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Oliver-Leighton Barrett | Drought, mismanagement and political instability in Venezuela

Published:Saturday | February 16, 2019 | 12:12 AM
A woman poses for a photo as she lines up to receive bags with food subsidized by Venezuelan President Nicolas Maduro’s government near the international bridge of Tienditas on the outskirts of Urena, Venezuela, on the border with Colombia last week.

Most of the storylines are driving the international community’s understanding of the Venezuelan crisis centre on the Maduro regime’s gross mismanagement of the economy, and its clean break from democratic laws and tradition. However, there are some background factors that have gone less noticed.

The Venezuelan government’s inability to manage its strained water resources in the face of a drought that the nation’s meteorologists characterised as “the worst in at least 40 years”, for example, is a largely unwritten part of the story that deserves to be aired.

Venezuela’s ongoing water shortage (and the energy crisis that it spawned in the hydroelectricity-dependent nation) has not received attention proportionate to its contribution to one of the worst disasters the hemisphere has witnessed in recent memory.

According to Venezuela’s Ministry of Electricity, between 2013 and 2016, Venezuela’s rainfall measured 50 per cent to 65 per cent lower than normal. This rainfall deficit left the country dry and dramatically reduced Venezuela’s capacity to generate electricity via its hydroelectric power generators.

The shortage of reservoir stores led to the government imposing rolling blackouts and water rationing in 2016, compounding the stress already felt by the majority of Venezuelans due to the economic contraction and its attendant food crisis.

According to Circle of Blue, the outages affected “every industry and are a factor in the country’s slipping economy, soaring inflation, and food and supply shortages.”

The protracted dry spell darkened every corner of national life at a time when many Venezuelans had already started to feel the acute impacts (including malnutrition) of intensifying food insecurity.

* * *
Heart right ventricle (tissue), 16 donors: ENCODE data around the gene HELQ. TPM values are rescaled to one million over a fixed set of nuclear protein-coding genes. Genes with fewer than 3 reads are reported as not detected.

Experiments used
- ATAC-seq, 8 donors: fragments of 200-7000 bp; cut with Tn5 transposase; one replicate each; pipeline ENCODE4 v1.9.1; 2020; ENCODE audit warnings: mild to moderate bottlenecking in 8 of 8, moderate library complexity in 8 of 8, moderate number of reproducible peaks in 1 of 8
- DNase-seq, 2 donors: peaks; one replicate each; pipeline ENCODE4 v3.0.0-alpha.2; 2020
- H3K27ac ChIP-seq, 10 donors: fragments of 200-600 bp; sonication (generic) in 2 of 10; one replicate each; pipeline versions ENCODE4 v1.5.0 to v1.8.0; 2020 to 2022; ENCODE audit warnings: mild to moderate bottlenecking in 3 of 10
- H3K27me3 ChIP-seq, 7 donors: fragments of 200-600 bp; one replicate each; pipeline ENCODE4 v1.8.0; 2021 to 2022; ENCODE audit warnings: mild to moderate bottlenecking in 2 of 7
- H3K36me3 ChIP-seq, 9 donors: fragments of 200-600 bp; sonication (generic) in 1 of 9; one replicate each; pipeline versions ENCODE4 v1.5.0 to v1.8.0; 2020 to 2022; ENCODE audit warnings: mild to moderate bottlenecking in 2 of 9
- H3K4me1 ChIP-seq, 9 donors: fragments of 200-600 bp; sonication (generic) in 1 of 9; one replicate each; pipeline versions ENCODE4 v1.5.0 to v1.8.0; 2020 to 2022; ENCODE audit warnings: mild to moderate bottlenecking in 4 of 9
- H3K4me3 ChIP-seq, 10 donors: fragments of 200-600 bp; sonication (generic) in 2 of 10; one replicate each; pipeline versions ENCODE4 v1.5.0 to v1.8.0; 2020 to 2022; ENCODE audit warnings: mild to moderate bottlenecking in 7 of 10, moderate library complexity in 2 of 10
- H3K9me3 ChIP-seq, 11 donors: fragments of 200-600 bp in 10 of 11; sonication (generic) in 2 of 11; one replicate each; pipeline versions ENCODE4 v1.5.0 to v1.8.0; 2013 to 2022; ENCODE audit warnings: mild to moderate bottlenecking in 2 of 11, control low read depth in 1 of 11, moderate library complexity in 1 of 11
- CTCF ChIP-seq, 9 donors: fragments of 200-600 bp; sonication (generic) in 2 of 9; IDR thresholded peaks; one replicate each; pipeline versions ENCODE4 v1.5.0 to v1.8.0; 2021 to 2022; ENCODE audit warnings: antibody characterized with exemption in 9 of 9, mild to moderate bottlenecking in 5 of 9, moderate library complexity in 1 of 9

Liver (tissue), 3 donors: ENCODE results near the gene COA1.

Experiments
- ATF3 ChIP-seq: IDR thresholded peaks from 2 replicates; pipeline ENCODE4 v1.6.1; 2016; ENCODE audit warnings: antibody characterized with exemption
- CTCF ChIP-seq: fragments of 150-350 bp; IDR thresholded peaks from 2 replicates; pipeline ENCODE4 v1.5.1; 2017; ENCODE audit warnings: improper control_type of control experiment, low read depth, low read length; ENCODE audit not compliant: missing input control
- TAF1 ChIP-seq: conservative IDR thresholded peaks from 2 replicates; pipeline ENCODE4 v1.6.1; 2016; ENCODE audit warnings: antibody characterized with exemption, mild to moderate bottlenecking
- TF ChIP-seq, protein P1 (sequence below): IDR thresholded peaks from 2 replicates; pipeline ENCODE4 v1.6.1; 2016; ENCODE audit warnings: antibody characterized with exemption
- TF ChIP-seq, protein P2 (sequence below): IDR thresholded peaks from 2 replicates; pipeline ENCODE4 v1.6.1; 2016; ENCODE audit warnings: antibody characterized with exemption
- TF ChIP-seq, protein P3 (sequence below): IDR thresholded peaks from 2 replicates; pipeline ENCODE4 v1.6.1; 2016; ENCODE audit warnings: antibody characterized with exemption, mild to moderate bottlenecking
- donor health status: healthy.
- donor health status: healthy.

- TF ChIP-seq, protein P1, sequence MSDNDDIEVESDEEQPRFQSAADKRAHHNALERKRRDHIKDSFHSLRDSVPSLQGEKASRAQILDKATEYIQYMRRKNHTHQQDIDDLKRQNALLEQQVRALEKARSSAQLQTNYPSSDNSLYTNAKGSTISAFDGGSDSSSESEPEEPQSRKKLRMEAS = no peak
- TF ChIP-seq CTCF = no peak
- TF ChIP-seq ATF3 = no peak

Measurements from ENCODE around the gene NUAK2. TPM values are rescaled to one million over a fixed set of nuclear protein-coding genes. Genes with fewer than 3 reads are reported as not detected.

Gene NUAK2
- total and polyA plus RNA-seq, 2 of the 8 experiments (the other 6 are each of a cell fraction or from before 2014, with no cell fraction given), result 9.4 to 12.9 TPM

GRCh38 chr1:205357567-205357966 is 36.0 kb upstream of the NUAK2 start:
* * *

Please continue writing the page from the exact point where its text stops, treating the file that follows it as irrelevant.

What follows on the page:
An underperforming agriculture sector, featuring a 60 per cent decline in the domestic production of rice, corn and coffee since 2007, already had the nation of 32 million teetering on disaster in 2013 when drought effects started to be felt.


Nicolás Maduro continues to blame the collapsed economy on several factors, most notably: depressed global oil prices (well above $100 a barrel in 2014 to just over $54 today); Mother Nature for visiting a relentless drought on the country, and an economic war waged by his nemesis, the United States.

His political opponents, as well as many objective measures, blame two decades worth of farm nationalisations, currency manipulations and a government takeover of food distribution as a few of the most obvious causes for the ongoing humanitarian crisis, which currently includes a mass migration of over three million citizens – one of the largest mass migrations in Latin American history.

The charges of water and energy mismanagement are consistent with what is already widely reported about the government’s mishandling of the nation’s vital oil sector (95 per cent of Venezuela exports are crude/petroleum related).

As household pipes ran dry, Venezuelans didn’t blame climate change, they blamed, reasonably, the man many have taken to calling the ‘Usurper’, Nicolás Maduro. While a drought placed pressure on the country, it was the Maduro government’s approach to handling it, and many other social, political and economic ills, that have driven so many Venezuelan citizens to call for change.

Lieutenant Commander Oliver-Leighton Barrett, US Navy (Ret). Email feedback to